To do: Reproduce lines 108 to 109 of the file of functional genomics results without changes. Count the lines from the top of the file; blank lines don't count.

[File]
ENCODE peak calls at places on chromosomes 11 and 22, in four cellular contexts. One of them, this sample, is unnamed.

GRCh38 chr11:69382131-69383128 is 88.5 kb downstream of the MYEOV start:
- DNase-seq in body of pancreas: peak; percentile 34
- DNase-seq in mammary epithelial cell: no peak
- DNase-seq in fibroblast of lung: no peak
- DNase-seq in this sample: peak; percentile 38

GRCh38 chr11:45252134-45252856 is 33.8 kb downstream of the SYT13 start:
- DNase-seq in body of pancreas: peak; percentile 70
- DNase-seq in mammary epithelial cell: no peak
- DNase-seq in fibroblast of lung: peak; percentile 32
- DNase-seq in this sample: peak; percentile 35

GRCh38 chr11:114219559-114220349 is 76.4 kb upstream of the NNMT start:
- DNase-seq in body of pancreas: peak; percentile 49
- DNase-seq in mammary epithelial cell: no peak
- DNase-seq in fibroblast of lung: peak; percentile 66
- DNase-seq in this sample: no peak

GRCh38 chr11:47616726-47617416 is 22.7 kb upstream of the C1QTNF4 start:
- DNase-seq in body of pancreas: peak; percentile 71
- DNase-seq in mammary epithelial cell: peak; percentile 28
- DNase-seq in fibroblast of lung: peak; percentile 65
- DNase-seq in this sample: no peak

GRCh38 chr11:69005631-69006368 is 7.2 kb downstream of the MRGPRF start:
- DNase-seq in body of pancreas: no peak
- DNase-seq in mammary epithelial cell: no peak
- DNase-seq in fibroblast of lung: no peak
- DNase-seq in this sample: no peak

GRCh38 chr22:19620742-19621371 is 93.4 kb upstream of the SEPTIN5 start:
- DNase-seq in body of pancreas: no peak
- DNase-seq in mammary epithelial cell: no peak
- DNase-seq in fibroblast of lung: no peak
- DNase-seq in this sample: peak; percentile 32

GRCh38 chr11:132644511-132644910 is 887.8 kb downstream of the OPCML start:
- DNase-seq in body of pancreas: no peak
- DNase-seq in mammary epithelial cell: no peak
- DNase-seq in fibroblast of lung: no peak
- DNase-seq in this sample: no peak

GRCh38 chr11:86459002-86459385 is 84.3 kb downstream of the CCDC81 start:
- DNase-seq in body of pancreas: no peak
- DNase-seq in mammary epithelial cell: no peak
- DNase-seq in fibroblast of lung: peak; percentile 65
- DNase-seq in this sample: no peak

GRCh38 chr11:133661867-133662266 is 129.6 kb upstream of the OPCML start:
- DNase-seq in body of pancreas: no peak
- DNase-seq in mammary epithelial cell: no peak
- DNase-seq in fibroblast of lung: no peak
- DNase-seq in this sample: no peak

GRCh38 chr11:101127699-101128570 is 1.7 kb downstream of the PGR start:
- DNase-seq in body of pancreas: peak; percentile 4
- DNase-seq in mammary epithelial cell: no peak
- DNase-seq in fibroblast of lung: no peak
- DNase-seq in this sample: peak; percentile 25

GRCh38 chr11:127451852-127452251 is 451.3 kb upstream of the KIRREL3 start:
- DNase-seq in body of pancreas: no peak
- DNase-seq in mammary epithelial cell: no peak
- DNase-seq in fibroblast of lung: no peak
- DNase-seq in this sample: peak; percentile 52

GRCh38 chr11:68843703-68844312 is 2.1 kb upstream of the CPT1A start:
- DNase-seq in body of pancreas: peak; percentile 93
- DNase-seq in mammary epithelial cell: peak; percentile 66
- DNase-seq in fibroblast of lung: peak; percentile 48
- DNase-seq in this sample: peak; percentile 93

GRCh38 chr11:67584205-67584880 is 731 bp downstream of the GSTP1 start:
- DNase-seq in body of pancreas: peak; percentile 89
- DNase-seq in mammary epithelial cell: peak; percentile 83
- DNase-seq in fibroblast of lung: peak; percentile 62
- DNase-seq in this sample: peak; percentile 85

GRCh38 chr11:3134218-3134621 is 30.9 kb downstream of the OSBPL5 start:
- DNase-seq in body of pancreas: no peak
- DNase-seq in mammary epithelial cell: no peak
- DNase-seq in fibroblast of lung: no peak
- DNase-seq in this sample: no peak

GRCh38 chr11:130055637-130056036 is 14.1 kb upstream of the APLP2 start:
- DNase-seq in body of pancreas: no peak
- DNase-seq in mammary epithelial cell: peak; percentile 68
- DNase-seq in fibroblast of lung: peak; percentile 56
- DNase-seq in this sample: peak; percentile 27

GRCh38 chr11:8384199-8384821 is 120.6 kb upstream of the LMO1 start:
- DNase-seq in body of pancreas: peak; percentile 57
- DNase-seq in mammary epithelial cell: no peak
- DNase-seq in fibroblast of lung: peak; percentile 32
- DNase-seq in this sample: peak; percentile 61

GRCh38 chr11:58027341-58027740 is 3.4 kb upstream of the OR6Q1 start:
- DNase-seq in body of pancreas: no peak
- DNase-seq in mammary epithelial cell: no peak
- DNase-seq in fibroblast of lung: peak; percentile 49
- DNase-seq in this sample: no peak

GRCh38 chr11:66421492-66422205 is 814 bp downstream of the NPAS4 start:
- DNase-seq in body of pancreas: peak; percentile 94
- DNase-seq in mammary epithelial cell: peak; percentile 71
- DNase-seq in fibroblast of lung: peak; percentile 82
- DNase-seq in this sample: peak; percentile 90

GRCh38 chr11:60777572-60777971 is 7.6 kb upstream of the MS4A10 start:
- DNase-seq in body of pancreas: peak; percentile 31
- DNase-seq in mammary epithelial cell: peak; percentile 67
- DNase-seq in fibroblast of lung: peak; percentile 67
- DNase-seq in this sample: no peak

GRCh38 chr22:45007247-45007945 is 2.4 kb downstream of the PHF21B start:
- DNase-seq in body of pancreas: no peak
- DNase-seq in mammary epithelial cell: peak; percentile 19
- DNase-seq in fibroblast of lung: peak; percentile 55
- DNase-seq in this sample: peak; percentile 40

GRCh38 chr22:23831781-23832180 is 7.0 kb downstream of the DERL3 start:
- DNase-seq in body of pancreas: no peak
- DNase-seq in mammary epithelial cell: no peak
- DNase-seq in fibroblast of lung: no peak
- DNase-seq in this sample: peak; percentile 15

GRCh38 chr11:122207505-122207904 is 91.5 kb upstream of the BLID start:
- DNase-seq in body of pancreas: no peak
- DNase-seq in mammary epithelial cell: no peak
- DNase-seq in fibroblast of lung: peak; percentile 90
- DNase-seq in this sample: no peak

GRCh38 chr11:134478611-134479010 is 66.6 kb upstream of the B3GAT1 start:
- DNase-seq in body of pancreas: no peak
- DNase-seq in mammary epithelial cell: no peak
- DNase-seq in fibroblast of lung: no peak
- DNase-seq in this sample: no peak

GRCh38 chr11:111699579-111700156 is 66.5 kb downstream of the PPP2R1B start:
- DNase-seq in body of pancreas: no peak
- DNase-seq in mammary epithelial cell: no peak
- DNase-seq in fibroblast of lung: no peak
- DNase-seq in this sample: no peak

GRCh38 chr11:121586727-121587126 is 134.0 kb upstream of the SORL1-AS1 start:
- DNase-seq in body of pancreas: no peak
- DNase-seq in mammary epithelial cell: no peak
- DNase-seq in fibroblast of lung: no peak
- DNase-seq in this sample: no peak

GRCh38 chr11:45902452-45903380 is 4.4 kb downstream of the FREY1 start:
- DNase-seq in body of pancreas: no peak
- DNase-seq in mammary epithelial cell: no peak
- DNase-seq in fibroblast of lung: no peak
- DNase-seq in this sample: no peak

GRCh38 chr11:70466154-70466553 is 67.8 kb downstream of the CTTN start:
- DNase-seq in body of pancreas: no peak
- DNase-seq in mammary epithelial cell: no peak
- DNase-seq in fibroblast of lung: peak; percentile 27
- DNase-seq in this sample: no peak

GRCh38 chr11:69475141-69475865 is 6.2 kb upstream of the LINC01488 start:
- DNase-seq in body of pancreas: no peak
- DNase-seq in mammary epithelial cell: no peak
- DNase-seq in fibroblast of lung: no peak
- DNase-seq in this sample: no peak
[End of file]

- DNase-seq in body of pancreas: no peak
- DNase-seq in mammary epithelial cell: no peak